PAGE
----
Common Use: 60% of centerfire rifle hunters use an AR-15

Common Use: 60% of centerfire rifle hunters use an AR-15

By Larry Keane

The time has come for President Joe Biden and the rest of the gun control politicians to pack up the worn-out line that “no one needs an AR-15 to hunt deer.”

Turns out, recreational target shooters and hunters do want Modern Sporting Rifles (MSRs). That’s the family of AR-platform [semiautomatic] rifles that come in many calibers. According to the 2022 Ammunition Consumption Study by Winchester Ammunition, more than half of recreational shooters firing a centerfire rifle used an MSR. Of those who hunted with an MSR, 40 percent chose the MSR as their firearm of choice.

Ammo Consumption Study Results

Winchester Ammunition conducted a survey of 1,600 hunters and recreational shooters in the first quarter of 2022 to better learn which firearm recreational shooters and hunters were using. Turns out the most popular selling centerfire rifle in America is the rifle of choice.

That might come as a surprise for Capitol Hill lawmakers, especially for the 217 Members of Congress who voted to ban MSRs and some semiautomatic shotguns and handguns when they passed H.R. 1808, the Assault Weapons Ban of 2022. The argument made that MSRs serve no practical purpose for hunting is false.

It Will Hunt

Currently, 10 states restrict hunting with .223 or 5.56mm. Three of those states only allow shotguns, or straight-wall cartridges. New Jersey has an outright ban on MSRs. Even those states with caliber restrictions allow for MSRs that fire larger calibers. It’s not just deer, though, and not all in Washington, D.C., buy the line that AR-15s aren’t good for hunting.

U.S. Sen. Bill Cassidy defended using an MSR for hunting hogs when asked by Vice News. “I’m law abiding, I’ve never done anything, I use it to kill feral pigs,” Sen. Cassidy said in a People Magazine report questioning lawmakers why Americans choose this rifle in the wake of the tragedy in Uvalde, Texas.  “The action of a criminal deprives me of my right,” he added about proposed bans.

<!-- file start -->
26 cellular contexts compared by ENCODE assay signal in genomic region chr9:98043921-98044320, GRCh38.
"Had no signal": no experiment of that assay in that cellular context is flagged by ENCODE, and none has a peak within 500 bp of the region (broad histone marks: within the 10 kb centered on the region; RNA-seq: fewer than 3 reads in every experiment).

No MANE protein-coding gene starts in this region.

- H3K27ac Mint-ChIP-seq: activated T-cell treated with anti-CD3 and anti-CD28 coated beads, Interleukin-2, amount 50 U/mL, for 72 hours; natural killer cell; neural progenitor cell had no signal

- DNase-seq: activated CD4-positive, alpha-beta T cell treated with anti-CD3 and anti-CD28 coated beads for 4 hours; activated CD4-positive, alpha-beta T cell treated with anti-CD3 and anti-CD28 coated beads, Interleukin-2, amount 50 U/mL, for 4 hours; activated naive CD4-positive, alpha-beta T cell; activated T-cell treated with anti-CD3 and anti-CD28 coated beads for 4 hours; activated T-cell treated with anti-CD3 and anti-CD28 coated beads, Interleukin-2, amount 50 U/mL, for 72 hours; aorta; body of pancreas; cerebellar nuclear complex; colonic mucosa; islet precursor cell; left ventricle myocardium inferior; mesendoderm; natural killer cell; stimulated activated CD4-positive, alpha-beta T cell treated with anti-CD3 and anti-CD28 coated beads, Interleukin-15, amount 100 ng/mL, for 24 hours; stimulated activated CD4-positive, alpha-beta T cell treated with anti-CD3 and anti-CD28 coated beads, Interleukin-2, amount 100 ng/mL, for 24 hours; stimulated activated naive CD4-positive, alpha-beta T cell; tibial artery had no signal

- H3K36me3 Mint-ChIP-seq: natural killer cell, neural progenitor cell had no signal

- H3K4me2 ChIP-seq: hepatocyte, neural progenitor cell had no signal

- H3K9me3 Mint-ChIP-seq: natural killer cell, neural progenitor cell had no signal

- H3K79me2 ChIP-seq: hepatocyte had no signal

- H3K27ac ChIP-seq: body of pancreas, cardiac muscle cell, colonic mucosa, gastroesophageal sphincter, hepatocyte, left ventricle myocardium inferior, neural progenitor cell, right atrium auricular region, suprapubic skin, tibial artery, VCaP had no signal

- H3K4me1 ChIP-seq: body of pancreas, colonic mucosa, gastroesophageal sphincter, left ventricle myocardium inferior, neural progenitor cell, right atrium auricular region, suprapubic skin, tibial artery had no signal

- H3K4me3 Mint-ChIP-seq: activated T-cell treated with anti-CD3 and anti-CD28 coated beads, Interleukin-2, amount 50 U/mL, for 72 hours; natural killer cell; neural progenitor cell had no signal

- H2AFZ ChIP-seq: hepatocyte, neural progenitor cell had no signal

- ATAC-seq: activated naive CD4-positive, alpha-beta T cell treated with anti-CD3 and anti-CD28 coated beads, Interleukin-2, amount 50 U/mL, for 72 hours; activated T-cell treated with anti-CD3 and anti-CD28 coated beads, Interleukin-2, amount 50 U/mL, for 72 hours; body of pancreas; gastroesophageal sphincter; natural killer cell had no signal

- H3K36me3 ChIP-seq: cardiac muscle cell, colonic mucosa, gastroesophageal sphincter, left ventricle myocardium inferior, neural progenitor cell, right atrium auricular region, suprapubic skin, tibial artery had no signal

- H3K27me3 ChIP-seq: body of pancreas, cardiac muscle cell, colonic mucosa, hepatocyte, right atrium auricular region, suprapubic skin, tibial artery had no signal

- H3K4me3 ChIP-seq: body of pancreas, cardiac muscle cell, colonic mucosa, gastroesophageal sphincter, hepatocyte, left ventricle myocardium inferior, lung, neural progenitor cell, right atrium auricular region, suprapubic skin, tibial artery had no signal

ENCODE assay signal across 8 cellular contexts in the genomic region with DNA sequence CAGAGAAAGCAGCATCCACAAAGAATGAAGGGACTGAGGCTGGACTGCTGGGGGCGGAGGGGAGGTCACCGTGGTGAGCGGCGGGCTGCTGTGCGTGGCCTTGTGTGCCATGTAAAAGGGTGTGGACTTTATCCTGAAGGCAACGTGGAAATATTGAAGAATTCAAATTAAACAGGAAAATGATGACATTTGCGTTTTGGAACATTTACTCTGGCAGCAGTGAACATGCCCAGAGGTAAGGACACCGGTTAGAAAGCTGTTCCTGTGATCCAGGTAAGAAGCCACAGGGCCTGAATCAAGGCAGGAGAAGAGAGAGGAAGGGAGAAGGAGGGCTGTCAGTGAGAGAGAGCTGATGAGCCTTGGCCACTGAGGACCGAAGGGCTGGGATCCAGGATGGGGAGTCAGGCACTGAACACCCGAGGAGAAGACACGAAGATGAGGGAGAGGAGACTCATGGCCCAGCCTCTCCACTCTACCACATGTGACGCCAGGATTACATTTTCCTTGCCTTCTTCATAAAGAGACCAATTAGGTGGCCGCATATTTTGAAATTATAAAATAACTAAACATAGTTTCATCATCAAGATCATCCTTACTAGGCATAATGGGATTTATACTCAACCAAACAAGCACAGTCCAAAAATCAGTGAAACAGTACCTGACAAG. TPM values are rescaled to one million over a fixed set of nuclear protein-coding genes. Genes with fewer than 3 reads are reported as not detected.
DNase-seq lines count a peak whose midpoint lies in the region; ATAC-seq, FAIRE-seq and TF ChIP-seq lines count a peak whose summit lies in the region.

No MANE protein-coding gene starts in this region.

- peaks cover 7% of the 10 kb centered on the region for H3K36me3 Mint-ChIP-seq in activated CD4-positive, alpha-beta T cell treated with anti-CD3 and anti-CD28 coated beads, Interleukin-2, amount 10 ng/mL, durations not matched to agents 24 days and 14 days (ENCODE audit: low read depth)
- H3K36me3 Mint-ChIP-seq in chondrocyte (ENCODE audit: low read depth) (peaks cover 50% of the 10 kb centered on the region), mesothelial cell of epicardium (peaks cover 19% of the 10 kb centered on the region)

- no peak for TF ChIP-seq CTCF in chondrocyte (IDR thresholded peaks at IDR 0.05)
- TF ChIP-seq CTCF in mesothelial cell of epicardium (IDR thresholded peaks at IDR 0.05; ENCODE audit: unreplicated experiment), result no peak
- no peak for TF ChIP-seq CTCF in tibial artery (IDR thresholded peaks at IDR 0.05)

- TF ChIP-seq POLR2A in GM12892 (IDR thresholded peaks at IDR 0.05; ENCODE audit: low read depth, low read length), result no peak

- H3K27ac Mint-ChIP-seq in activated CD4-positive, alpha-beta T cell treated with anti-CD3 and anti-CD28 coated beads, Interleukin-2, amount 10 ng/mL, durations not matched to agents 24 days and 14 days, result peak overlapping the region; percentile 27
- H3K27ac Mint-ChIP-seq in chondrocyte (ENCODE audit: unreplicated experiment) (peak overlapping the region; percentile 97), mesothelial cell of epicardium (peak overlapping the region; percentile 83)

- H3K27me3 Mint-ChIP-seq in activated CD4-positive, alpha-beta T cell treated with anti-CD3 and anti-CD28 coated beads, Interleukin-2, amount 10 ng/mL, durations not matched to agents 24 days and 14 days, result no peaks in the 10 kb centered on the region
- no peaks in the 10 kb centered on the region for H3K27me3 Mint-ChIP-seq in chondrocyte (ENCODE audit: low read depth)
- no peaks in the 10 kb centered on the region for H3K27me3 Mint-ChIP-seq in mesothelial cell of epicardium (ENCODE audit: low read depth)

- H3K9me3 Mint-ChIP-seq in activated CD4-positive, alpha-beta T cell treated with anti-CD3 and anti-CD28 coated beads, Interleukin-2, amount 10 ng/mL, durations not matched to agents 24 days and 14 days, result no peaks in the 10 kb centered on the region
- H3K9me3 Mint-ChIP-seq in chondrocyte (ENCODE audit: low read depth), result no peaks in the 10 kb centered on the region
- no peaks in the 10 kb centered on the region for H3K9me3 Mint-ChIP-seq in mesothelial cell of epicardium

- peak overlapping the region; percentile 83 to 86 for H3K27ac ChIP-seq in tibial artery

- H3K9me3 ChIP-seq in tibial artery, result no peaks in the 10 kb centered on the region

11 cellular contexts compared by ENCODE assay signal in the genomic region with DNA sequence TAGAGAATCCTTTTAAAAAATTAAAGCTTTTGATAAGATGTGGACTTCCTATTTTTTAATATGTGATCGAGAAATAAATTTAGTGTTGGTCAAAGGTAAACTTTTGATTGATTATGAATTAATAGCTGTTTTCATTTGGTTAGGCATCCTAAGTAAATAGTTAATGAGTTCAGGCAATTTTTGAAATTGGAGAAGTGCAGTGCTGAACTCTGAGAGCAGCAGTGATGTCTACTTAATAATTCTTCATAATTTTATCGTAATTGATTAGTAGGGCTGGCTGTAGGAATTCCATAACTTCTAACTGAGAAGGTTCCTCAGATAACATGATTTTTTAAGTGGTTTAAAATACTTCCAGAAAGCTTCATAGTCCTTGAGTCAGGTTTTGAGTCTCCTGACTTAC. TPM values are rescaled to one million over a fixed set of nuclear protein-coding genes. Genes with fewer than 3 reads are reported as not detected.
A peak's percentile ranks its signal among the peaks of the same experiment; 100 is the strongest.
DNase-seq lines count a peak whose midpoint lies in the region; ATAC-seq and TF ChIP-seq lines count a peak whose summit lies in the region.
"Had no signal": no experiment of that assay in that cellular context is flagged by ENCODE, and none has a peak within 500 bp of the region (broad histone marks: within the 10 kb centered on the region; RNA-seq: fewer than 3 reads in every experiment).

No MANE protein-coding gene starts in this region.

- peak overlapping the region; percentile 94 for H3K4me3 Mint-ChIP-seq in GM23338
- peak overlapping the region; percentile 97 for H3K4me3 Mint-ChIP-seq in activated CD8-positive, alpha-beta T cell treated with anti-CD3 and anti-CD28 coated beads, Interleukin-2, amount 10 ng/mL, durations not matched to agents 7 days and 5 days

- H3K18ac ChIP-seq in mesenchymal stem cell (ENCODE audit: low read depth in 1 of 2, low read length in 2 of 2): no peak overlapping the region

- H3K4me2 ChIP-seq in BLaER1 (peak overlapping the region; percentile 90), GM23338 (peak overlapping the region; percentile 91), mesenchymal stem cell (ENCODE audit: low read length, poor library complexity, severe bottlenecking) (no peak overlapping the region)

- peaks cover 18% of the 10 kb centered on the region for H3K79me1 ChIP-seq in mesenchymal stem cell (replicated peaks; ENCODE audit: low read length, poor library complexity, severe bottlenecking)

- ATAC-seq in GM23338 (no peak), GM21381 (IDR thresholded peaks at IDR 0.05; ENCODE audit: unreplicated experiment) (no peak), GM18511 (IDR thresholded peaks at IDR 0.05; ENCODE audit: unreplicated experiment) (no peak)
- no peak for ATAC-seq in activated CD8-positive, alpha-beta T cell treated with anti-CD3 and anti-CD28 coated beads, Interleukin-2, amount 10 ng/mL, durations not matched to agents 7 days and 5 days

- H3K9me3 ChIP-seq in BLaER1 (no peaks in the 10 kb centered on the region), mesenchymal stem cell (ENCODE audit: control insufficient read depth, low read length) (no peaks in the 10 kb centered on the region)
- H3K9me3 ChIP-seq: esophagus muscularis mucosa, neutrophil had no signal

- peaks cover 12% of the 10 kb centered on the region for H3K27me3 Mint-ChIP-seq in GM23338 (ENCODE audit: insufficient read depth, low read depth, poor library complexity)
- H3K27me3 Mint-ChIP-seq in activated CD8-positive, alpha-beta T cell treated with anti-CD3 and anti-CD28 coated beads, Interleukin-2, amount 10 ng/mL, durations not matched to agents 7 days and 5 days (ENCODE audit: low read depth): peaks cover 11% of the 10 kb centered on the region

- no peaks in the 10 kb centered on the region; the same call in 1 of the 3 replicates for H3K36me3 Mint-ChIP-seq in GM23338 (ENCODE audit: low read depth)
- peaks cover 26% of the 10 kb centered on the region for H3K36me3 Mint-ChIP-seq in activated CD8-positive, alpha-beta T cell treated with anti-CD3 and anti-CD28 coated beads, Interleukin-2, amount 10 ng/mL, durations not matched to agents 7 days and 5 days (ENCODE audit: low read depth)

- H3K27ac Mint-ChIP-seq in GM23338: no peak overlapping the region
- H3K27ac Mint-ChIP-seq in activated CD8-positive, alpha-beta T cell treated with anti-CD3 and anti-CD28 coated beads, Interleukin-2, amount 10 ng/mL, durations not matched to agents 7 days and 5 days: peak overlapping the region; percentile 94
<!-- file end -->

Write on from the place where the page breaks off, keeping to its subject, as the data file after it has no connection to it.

U.S. Sen. John Thune (R-S.D.) told CNN, “In my state, they use them to shoot prairie dogs and, you know, other types of varmints. And so I think there are legitimate reasons why people would want to have them.”

That might not mean much to Chairwoman Carolyn Maloney (D-N.Y.) who held hearings to castigate MSR manufacturers. Nor would it earn consideration from Chairman Jerrold Nadler (D-N.Y.) who ushered the bill through the U.S. House of Representatives to ban MSRs. No one expects Speaker Nancy Pelosi (D-Calif.) to recognize the utility from her gated San Francisco estate.  South Dakotans, however, see it differently. Controlling varmints and predators is a necessity to ranchers.

Congressman Ken Buck (R-Colo.) would agree. He said of the AR-15, “It is the gun of choice for killing a fox, it is a gun that you control predators on your ranch, on your farm, on your property.”

The news that recreational target shooters and hunters are turning to the MSR as the rifle of choice is hardly a surprise to the firearm industry, recreational target shooters or hunters.

Built Better

Jordan Sillars, writing for MeatEater, the hunting brand made famous by Steve Rinella who hosts a Netflix series by the same name, listed off the pros and cons of hunting with MSRs. Among the many reasons for hunters to consider the rifle are the fact that it is semiautomatic, has low recoil that allows for quick follow-up shots, its modularity and is customizable, as well as lightweight and maneuverable. That’s important for hunters whether hunting from a box blind on a weekend or trekking into off-grid public lands.

Even when it comes to the .223/5.56mm cartridge, Sillars wrote in another piece that today’s modern ammunition deserves a second look where it’s legal for those who think it is diminutive.

“Bullet design has come a long way since your granddaddy decided a whitetail gun was .30-06 or bust,” he wrote.

In fact, Rinella, who normally hunts with large caliber bolt-action rifles, said time shooting the MSR helped him improve marksmanship. “Without the distraction of getting my molars loosened, and thanks to steady repetition, I was able to learn a thing or two about bad habits that I wasn’t even aware of,” he said.

Politicians railing against MSRs might argue that recreational target shooters and hunters could use other rifles to do the same thing. The numbers, though, don’t lie. The MSR is filling their need – and the Second Amendment gives them the right to choose the firearm that meets their needs. It is not for the government to decide.

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Thomas Hurst

Got the biggest Elk I’ve ever harvested with a Remington R-25 in 308 Wim.

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